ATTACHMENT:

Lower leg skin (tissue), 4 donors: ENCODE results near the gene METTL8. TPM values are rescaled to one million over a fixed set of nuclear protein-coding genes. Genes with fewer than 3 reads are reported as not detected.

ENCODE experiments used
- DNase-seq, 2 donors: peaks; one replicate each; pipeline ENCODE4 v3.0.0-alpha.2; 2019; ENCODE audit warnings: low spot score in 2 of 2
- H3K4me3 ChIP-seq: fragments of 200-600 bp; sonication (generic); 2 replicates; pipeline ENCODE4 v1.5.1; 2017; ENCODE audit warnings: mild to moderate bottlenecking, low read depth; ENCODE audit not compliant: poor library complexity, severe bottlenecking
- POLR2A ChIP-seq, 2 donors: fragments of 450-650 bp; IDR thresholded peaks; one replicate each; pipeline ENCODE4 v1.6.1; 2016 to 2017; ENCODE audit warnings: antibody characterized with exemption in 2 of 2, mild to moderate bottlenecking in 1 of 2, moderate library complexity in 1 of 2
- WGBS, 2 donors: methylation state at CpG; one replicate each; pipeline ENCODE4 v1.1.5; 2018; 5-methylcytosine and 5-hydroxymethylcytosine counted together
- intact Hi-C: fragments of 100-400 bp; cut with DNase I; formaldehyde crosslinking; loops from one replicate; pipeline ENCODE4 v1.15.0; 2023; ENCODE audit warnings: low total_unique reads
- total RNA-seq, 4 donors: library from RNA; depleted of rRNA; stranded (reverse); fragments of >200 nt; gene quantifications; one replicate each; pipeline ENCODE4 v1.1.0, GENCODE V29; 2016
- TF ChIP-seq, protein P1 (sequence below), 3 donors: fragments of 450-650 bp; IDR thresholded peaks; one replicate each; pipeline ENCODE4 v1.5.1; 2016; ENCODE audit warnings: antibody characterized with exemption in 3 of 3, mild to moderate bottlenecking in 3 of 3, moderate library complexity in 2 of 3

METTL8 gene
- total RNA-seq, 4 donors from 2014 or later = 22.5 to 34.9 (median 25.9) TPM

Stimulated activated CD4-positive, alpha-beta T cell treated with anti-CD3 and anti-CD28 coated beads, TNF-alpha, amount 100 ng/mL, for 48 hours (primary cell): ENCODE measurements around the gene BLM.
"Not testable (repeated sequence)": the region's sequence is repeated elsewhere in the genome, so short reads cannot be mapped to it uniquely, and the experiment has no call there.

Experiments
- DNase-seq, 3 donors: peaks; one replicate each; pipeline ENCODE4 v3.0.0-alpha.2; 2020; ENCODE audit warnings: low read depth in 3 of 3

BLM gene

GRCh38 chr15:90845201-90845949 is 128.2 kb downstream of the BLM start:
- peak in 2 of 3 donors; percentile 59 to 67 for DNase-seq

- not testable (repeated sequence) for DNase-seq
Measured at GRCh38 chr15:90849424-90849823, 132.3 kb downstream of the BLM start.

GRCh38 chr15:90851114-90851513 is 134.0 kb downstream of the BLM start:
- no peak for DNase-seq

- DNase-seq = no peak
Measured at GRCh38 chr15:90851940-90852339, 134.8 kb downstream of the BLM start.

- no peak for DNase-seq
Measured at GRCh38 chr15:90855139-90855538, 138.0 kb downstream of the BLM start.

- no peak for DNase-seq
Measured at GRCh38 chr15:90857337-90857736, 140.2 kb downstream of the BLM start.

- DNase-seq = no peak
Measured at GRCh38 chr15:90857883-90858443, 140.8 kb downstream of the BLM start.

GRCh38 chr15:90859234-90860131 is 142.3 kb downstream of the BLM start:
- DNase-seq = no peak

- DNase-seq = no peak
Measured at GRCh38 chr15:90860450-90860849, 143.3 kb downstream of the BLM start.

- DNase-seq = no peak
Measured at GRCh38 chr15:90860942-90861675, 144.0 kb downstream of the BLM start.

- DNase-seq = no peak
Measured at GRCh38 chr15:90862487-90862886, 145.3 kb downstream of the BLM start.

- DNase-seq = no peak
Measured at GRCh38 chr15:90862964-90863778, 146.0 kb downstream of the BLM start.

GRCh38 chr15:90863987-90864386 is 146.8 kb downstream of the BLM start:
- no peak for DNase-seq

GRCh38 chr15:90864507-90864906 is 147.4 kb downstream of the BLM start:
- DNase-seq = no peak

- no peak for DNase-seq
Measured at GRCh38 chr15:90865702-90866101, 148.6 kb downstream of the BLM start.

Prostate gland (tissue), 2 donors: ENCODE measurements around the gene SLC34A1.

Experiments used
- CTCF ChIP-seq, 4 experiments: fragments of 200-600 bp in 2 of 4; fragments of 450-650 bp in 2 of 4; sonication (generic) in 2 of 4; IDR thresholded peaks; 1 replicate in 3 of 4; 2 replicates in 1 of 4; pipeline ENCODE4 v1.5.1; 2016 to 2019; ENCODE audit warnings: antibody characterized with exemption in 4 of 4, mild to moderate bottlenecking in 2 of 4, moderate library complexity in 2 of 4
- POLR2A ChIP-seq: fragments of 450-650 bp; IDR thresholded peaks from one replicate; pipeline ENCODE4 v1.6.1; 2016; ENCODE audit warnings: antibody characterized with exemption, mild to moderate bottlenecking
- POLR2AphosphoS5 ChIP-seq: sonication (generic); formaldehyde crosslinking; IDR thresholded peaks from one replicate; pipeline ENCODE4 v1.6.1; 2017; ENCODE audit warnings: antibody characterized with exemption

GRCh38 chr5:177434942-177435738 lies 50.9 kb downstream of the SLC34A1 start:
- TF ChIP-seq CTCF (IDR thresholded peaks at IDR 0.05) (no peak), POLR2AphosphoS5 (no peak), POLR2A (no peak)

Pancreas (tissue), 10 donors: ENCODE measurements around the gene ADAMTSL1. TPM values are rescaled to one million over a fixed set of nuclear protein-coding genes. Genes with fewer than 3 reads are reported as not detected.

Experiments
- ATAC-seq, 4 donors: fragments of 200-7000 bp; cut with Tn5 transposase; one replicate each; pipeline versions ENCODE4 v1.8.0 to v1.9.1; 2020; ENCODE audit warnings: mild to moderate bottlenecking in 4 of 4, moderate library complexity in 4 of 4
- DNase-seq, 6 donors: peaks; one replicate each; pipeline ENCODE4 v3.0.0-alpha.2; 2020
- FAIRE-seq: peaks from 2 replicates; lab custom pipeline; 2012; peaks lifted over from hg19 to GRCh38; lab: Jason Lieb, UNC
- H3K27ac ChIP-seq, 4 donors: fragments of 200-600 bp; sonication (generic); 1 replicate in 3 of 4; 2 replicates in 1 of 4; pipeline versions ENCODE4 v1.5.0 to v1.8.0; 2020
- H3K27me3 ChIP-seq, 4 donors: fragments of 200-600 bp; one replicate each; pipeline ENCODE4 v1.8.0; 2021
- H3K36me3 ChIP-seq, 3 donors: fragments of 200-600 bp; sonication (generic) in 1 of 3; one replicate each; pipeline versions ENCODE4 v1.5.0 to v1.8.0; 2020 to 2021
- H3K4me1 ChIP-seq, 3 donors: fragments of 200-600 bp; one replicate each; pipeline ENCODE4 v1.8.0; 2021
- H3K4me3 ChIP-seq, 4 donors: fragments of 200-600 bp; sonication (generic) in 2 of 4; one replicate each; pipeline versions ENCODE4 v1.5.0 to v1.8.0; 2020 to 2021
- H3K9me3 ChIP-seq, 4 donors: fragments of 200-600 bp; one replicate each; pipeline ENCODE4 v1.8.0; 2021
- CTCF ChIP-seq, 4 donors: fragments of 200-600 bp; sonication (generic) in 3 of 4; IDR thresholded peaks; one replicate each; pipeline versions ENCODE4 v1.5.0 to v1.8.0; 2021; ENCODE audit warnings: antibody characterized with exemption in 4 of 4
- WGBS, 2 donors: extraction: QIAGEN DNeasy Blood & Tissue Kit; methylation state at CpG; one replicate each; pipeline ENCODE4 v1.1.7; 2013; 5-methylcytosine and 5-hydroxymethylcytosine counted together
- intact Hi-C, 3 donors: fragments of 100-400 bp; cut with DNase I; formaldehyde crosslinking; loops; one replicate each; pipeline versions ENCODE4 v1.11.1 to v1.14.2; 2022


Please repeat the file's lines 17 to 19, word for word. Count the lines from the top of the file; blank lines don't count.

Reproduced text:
GRCh38 chr15:90845201-90845949 is 128.2 kb downstream of the BLM start:
- peak in 2 of 3 donors; percentile 59 to 67 for DNase-seq

- not testable (repeated sequence) for DNase-seq